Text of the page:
6-lrg-Memory_Girl_cover.jpg
 

Aozora Brockman, Memory of a Girl
Backbone Press, 2016. 48 pages
Reviewed by Naoko Fujimoto


For people of Japanese descent, it may be unavoidable to face the historical fact of World War II. Its repercussions are sunk deeply in Japan’s consciousness, and indeed, in the very landscape itself. Occasionally, people still find unexploded shells in construction sites. War memorials are held every summer, especially in Okinawa, Hiroshima, and Nagasaki. Unresolved peace issues dating back to the war remain unresolved between Japan and other Asian countries.


In her debut chapbook, Aozora Brockman, who was raised on a farm in central Illinois by a Japanese mother and an American father, writes about World War II from the point of view of these two identities.


…“You evil people attacked us—remember Pearl

Harbor?”

As I, screeching red, spat back:

“Remember the atomic bombs?” …


“If you hate America so much,

why don’t you go back to Japan?”


I fought, crackling 

like butter on a hotplate,

tongue a leap of oil…


When I first read this poem, “An Essay on Tolerance,” my heart dropped. The poem is an honest scream from a young Japanese-American after her first history class about the war. The feeling may apply to other international descendants in America with current global issues. I want to believe this is why we study history: to learn different perspectives so as not to repeat the same mistakes. The poem continues,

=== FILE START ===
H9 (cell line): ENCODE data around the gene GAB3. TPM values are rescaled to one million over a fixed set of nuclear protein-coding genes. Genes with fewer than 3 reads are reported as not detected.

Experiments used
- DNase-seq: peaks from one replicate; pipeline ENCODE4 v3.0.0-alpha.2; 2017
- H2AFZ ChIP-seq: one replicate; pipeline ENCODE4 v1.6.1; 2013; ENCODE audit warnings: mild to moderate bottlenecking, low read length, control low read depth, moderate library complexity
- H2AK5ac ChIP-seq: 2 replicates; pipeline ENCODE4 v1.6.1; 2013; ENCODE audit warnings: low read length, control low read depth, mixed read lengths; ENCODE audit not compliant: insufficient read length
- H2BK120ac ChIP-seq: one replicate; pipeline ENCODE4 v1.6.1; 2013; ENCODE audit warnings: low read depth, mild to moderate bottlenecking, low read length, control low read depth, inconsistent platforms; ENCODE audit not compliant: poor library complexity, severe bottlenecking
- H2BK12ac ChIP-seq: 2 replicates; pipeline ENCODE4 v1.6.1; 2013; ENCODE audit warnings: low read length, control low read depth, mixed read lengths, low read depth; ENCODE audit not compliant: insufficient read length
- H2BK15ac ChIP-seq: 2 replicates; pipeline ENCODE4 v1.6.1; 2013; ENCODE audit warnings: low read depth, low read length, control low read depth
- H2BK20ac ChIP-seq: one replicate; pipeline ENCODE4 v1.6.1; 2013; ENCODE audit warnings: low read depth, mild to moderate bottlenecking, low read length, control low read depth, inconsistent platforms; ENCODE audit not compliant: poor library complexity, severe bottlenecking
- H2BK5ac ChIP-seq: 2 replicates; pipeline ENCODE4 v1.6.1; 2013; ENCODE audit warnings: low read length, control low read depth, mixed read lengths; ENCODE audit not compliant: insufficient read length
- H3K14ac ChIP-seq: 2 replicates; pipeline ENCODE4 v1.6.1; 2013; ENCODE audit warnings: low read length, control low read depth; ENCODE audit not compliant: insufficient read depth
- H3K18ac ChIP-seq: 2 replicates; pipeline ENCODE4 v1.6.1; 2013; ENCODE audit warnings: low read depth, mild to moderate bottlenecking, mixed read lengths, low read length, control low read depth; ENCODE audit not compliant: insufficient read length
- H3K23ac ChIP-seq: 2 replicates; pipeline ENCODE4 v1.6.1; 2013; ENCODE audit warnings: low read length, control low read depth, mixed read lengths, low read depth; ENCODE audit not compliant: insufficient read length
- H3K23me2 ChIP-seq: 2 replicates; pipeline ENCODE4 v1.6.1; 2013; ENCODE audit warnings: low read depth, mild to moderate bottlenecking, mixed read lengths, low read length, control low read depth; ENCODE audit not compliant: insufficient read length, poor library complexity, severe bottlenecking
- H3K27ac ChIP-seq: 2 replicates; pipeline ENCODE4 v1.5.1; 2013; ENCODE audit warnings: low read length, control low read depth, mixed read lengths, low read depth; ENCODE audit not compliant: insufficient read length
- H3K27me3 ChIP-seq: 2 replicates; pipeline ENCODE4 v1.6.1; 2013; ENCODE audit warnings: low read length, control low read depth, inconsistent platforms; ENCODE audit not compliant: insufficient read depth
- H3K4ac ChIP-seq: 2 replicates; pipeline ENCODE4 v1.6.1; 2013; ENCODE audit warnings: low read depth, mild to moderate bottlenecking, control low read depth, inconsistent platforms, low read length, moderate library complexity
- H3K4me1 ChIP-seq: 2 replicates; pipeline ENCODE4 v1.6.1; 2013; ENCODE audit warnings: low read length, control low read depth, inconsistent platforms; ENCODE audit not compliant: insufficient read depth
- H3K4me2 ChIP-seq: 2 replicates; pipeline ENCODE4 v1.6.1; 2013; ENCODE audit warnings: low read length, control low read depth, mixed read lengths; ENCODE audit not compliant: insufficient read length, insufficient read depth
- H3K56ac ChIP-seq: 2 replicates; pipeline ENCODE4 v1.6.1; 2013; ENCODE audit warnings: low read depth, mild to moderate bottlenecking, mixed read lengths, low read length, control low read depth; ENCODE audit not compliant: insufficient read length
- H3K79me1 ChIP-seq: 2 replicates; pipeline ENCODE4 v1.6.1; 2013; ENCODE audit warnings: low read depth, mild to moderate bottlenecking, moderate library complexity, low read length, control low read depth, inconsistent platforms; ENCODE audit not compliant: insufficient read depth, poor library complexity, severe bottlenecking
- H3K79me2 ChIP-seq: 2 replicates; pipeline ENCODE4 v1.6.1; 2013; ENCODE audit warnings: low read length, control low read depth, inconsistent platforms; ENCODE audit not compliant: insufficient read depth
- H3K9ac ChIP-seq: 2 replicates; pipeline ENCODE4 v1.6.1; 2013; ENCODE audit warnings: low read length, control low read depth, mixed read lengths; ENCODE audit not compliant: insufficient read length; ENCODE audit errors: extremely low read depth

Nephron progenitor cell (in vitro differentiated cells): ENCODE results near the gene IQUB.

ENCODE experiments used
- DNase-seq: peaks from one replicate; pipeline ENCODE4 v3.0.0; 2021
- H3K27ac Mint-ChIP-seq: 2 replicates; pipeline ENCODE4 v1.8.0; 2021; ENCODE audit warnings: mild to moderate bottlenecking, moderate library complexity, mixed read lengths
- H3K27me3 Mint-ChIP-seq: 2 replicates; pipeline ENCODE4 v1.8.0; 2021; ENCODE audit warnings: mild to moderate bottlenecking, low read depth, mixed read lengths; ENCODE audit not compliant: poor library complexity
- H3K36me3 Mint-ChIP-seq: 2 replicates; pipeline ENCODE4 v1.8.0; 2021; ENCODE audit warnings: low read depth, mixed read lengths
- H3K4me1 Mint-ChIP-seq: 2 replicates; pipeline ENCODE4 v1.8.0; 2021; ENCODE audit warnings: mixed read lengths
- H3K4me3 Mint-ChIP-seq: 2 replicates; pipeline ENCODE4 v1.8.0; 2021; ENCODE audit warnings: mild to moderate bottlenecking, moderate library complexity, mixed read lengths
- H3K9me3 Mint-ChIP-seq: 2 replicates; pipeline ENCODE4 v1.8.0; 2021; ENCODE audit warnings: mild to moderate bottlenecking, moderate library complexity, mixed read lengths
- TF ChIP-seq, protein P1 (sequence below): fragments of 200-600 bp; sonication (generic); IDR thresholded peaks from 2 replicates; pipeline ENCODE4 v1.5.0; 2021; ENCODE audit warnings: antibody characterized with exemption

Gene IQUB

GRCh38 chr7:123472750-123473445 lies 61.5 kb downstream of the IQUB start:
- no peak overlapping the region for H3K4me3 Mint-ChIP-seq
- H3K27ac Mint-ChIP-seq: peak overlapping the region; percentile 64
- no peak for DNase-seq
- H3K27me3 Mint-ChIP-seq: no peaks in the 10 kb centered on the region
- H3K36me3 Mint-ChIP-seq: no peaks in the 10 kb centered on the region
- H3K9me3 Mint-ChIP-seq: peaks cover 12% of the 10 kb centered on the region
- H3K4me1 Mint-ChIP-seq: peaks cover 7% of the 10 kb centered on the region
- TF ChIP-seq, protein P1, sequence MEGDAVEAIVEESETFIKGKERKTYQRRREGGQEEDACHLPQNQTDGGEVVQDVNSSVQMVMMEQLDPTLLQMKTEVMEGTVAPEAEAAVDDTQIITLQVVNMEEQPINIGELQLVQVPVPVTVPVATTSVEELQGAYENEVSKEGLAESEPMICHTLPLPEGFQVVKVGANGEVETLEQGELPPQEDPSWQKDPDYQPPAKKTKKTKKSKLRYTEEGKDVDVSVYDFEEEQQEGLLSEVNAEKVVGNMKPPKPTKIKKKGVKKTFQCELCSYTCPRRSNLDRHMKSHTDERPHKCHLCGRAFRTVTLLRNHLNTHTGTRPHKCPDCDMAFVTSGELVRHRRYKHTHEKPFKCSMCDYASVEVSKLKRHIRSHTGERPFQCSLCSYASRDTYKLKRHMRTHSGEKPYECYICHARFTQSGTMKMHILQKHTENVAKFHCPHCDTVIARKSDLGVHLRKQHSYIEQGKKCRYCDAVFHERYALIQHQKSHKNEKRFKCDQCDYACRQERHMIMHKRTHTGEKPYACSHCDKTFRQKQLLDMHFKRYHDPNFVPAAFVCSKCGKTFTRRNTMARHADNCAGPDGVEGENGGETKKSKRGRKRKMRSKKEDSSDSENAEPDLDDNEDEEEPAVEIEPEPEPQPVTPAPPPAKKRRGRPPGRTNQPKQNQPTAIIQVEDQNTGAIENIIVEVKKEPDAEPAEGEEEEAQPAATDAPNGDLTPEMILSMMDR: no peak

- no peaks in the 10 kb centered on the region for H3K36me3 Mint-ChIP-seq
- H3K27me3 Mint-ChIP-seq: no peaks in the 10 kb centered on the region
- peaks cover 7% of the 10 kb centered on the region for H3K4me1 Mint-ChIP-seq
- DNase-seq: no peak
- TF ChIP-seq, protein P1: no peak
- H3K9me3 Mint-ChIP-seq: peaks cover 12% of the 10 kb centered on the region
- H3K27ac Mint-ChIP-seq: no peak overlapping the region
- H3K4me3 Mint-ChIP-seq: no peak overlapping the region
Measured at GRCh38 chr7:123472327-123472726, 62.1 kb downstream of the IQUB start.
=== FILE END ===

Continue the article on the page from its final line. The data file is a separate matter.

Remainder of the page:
History is our selective memory

that blacks out the bloodshed…


…Once, over the wide ocean Obāchan 

sent me a red, Hello Kitty case

with five perfect, matching pencils.


I fell in love with the big eyes,

that adorable, oversized bow,

and longed to be that cute.


And even now I slip back into that self

until I remember that to be

Hello Kitty is to have

no mouth.


Some might consider the Hello Kitty character as a metaphor for the Japanese female. In “Memory of a Girl,” Brockman revises that metaphor by speaking clearly and fiercely from her soul. In so doing, she has drawn a mouth on the Hello Kitty visage, giving her a compelling voice for our times. 

 

Naoko Fujimoto was born and raised in Nagoya, Japan. She was an exchange student and received a B.A. and M.A. from Indiana University. Her forthcoming poetry collections are Mother Said, I Want Your Pain, winner of the Shared Dream Immigrant Contest by Backbone Press (spring, 2018), Where I Was Born, winner of the editor's choice by Willow Books (spring, 2019), and Glyph:Graphic Poetry=Trans. Sensory by Tupelo Press (winter, 2020).  She is an editor and fellow at RHINO.